Column | This new audio adaptation of George Orwell’s 1984 is a great starting point for beginners

The Audible adaptation is intensely cinematic and takes considerable liberties with Orwell’s original text

Updated - June 06, 2024 04:23 pm IST

Published - June 06, 2024 03:46 pm IST

(L to R) Andrew Scott, Cynthia Erivo, Andrew Garfield and Tom Hardy are the main voices behind the adaptation.

(L to R) Andrew Scott, Cynthia Erivo, Andrew Garfield and Tom Hardy are the main voices behind the adaptation.

On October 30, 1938, Orson Welles (who would go on to write, direct and star in Citizen Kane, one of the greatest movies of all time) narrated a radio adaptation of H.G. Wells’ classic Martian-invasion novel, The War of the Worlds. The only problem was, Welles was a little too effective, a little too scary with his narration. The CBS Radio Network, a mainstay of American entertainment back then, received panic-stricken phone calls nonstop, from viewers who actually believed Martians had invaded our planet. A Midwestern sheriff wanted to pursue legal action against CBS because half his town had started running amok in the streets. It goes to show just how impactful a good radio dramatisation can be.

I was reminded of this little slice of radio history while listening to Audible’s superlative new adaptation of George Orwell’s dystopian novel1984. Written by Joe Wright, the adaptation features an original score co-written by Muse singer and lead guitarist Matthew Bellamy and composer Ilan Eshkeri, and performed by the London Metropolitan Orchestra. The all-star cast is led by Andrew Garfield and Cynthia Erivo as Winston and Julia, respectively, the young lovers whose relationship is also an act of rebellion against the all-seeing Big Brother and ‘the Party’. Andrew Scott (seen most recently in Netflix’s miniseries Ripley) is smooth and terrifying as Mr. O’Brien, Winston’s Party colleague who he suspects is secretly a part of the rebellious ‘Brotherhood’. And the inimitable Tom Hardy pitches in with a flawless cameo as the voice of Big Brother himself. The whole thing, at 200-odd minutes, is split up into seven parts.

21st century sensibility

Two things you’ll notice immediately about this adaptation — it is intensely cinematic and it takes considerable liberties with Orwell’s text. For example, Big Brother watching all of his citizens courtesy omnipresent TV screens is described as “surveillance” (a decidedly contemporary word) throughout by Garfield’s Winston. Generally speaking, the text is condensed in a way that minimises ‘third-party’ lines such as portions of police files, newspaper clippings, extracts from fictional texts and so on. The reason this works so well for this adaptation is because of the first point I mentioned: its intensely cinematic nature, thanks to Bellamy and Eshkeri’s superb original score. In almost every chapter, the score begins on an ambient, orchestral note and it keeps the sense of urgency rising with every minute, until the last one-third of every chapter signals paranoia and despair with every note of the music.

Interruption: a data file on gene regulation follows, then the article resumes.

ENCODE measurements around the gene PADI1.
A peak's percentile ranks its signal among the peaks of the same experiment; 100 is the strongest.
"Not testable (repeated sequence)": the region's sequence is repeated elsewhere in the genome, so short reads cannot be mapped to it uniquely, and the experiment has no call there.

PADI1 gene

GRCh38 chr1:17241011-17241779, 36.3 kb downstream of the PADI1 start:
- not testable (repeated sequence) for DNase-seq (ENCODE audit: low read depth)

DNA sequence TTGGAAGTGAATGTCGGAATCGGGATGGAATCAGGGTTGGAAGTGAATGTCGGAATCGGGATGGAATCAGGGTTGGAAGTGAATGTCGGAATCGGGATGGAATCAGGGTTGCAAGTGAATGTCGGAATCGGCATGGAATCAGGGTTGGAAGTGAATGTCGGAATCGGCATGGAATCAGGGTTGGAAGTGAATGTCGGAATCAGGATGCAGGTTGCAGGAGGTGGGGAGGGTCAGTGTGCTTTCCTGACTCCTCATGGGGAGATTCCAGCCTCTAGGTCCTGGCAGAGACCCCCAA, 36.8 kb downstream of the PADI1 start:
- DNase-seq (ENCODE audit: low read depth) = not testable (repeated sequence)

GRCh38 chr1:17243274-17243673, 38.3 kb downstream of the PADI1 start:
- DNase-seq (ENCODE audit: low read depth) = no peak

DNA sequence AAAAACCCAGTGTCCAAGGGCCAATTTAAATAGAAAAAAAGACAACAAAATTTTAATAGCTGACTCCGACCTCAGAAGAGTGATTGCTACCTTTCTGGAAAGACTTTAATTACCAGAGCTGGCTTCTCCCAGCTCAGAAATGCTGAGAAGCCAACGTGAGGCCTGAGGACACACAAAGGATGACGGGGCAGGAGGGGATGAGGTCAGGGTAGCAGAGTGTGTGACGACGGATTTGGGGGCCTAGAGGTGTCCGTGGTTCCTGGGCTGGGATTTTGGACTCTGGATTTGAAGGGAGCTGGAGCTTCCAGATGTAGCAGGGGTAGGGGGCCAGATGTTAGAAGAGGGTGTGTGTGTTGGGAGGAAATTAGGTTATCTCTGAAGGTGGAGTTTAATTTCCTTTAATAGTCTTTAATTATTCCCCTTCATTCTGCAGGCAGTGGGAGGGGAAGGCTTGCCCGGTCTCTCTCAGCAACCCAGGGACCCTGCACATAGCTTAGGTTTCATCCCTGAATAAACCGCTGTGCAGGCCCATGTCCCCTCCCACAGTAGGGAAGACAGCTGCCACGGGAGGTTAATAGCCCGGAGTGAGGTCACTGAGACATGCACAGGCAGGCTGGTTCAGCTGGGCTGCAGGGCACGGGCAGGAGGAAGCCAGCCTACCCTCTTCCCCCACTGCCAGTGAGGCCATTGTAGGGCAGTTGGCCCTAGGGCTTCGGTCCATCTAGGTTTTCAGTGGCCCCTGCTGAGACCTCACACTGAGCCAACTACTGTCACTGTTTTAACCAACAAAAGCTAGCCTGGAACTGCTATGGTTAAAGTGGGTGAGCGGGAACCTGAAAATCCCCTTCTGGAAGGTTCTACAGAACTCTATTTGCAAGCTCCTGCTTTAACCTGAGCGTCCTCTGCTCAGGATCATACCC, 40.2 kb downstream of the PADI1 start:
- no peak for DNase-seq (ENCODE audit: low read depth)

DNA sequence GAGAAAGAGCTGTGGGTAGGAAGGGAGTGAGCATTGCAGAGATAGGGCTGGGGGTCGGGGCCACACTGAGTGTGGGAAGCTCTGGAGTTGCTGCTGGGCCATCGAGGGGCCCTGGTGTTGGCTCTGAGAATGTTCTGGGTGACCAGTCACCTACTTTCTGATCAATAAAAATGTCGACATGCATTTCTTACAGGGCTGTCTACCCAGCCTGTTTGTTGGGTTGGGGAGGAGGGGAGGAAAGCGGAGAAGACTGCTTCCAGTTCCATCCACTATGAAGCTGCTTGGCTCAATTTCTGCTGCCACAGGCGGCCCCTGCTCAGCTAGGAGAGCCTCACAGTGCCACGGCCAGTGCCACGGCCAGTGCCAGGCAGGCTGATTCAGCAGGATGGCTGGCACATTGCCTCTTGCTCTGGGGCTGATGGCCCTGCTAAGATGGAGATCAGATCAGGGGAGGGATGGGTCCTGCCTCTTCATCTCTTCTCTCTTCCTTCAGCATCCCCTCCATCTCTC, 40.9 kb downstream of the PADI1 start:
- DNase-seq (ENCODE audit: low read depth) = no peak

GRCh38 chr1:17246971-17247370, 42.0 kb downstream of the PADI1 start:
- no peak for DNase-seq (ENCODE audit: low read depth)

Erivo and Garfield shine

But really, this 1984 depends largely on the star power and stellar work put in by its A-list cast. Erivo, especially, is a revelation as Julia. Although I was familiar with her recent record on TV (HBO’s The Outsider is one of her home runs), this was the first time I heard her doing voice work, and she is incredible. The romance and lovemaking scenes between her and Garfield maintain a sense of fragility that is paramount to Orwell’s text.

Garfield’s big moments typically happen at the end of every chapter, when Winston is usually second-guessing the motives of Julia or his friends and colleagues, wondering whether one of them is secretly a part of the dreaded ‘Thought Police’. When he watches O’Brien during a public gathering, for instance, Winston swings wildly between pegging O’Brien as a member of the Brotherhood — and the polar opposite, his ‘day job’ as a member of the Party’s inner circles. See how the dialogue reflects this boomerang motion — Garfield’s work is cut out for him here and he expertly steers the audience between hope and hopelessness.

Orwell reimagined

“I caught O’Brien’s eye. Just for a fraction of a second, but it was long enough to know. Yes, I know now O’Brien was thinking the same thing as me. I’m on your side, Winston. And just like that, it was gone. O’Brien’s face was as inscrutable as ever. Such a fleeting moment that I questioned whether it happened at all. But I know it did. And it keeps alive in me the hope that it isn’t just me…”

As the passage above shows, this is Orwell reimagined through contemporary, Netflix-era snappy dialogue. Purists might take exception to the wholesale cull of the original Orwell lines but for the purposes of a radio adaptation, I found the abridged version to be just right.

Audible’s 1984 provides a great starting point to this 20th century classic for beginners. I am quite sure that a significant portion of these listeners will go back and visit (or revisit, as the case may be) the original novel to expand their horizons.

The writer and journalist is working on his first book of non-fiction.

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